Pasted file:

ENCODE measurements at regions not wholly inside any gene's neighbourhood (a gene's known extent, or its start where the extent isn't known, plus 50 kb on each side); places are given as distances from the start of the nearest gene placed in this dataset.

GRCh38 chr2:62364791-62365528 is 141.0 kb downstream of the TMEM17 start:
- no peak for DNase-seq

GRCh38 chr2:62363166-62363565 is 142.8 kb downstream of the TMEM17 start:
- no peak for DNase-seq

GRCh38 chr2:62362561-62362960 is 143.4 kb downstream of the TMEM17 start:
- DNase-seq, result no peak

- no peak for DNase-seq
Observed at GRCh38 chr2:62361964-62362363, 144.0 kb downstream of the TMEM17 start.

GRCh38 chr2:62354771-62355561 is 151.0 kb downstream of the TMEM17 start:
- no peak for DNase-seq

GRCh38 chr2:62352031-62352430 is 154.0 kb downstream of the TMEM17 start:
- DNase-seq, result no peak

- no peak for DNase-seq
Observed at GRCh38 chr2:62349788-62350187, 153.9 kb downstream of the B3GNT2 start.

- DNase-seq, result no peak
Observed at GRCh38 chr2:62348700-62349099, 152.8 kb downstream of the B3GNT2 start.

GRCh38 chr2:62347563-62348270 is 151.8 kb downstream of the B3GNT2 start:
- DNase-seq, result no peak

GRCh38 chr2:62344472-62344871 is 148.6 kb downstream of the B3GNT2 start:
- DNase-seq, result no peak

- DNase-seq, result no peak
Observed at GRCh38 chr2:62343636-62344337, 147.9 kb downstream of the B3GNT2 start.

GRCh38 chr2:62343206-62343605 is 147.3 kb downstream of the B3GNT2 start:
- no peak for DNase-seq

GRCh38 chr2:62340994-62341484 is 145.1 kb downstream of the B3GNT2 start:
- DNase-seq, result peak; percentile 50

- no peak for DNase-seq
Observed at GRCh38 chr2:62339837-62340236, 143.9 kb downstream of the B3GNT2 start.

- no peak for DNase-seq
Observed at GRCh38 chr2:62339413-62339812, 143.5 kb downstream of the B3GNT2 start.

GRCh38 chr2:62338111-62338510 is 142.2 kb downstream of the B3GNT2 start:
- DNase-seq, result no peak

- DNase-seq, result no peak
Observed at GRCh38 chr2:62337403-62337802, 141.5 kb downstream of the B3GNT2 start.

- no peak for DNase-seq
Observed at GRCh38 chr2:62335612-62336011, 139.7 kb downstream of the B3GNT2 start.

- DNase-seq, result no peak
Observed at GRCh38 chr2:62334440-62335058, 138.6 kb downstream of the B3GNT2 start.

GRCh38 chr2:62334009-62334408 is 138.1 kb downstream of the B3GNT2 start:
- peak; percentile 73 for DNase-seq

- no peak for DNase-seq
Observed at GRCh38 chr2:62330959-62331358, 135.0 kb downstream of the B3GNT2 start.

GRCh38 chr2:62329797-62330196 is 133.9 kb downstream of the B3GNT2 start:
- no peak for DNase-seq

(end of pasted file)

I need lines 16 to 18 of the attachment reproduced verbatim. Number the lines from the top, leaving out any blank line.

- DNase-seq, result no peak
Observed at GRCh38 chr2:62348700-62349099, 152.8 kb downstream of the B3GNT2 start.

GRCh38 chr2:62347563-62348270 is 151.8 kb downstream of the B3GNT2 start: